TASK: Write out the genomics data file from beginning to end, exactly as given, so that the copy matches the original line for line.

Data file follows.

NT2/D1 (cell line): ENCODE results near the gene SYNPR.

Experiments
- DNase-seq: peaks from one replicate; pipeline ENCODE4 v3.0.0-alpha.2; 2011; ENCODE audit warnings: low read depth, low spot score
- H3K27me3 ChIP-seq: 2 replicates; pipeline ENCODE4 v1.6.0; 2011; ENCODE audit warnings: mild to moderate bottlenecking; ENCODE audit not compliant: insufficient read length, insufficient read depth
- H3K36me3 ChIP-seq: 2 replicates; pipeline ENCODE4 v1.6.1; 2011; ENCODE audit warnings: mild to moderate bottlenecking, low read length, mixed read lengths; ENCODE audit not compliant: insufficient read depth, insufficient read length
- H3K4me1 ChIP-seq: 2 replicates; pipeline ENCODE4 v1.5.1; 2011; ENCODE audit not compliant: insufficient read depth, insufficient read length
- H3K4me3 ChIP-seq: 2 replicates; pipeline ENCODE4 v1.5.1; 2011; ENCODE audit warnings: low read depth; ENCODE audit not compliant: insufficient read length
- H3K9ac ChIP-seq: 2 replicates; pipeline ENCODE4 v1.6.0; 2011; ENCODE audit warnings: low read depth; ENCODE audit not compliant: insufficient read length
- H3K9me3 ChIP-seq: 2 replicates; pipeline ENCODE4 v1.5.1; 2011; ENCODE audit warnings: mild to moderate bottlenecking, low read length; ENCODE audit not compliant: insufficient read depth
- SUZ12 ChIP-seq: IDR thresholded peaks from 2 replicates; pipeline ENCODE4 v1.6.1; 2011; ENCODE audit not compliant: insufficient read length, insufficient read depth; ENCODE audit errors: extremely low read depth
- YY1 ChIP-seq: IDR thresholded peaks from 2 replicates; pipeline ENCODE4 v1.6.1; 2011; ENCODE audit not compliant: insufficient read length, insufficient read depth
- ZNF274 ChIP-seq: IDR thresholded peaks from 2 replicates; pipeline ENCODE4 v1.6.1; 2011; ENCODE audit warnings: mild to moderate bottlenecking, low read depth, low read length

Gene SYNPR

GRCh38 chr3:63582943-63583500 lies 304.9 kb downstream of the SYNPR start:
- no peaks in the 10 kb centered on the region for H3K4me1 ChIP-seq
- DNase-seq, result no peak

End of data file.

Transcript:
NT2/D1 (cell line): ENCODE results near the gene SYNPR.

Experiments
- DNase-seq: peaks from one replicate; pipeline ENCODE4 v3.0.0-alpha.2; 2011; ENCODE audit warnings: low read depth, low spot score
- H3K27me3 ChIP-seq: 2 replicates; pipeline ENCODE4 v1.6.0; 2011; ENCODE audit warnings: mild to moderate bottlenecking; ENCODE audit not compliant: insufficient read length, insufficient read depth
- H3K36me3 ChIP-seq: 2 replicates; pipeline ENCODE4 v1.6.1; 2011; ENCODE audit warnings: mild to moderate bottlenecking, low read length, mixed read lengths; ENCODE audit not compliant: insufficient read depth, insufficient read length
- H3K4me1 ChIP-seq: 2 replicates; pipeline ENCODE4 v1.5.1; 2011; ENCODE audit not compliant: insufficient read depth, insufficient read length
- H3K4me3 ChIP-seq: 2 replicates; pipeline ENCODE4 v1.5.1; 2011; ENCODE audit warnings: low read depth; ENCODE audit not compliant: insufficient read length
- H3K9ac ChIP-seq: 2 replicates; pipeline ENCODE4 v1.6.0; 2011; ENCODE audit warnings: low read depth; ENCODE audit not compliant: insufficient read length
- H3K9me3 ChIP-seq: 2 replicates; pipeline ENCODE4 v1.5.1; 2011; ENCODE audit warnings: mild to moderate bottlenecking, low read length; ENCODE audit not compliant: insufficient read depth
- SUZ12 ChIP-seq: IDR thresholded peaks from 2 replicates; pipeline ENCODE4 v1.6.1; 2011; ENCODE audit not compliant: insufficient read length, insufficient read depth; ENCODE audit errors: extremely low read depth
- YY1 ChIP-seq: IDR thresholded peaks from 2 replicates; pipeline ENCODE4 v1.6.1; 2011; ENCODE audit not compliant: insufficient read length, insufficient read depth
- ZNF274 ChIP-seq: IDR thresholded peaks from 2 replicates; pipeline ENCODE4 v1.6.1; 2011; ENCODE audit warnings: mild to moderate bottlenecking, low read depth, low read length

Gene SYNPR

GRCh38 chr3:63582943-63583500 lies 304.9 kb downstream of the SYNPR start:
- no peaks in the 10 kb centered on the region for H3K4me1 ChIP-seq
- DNase-seq, result no peak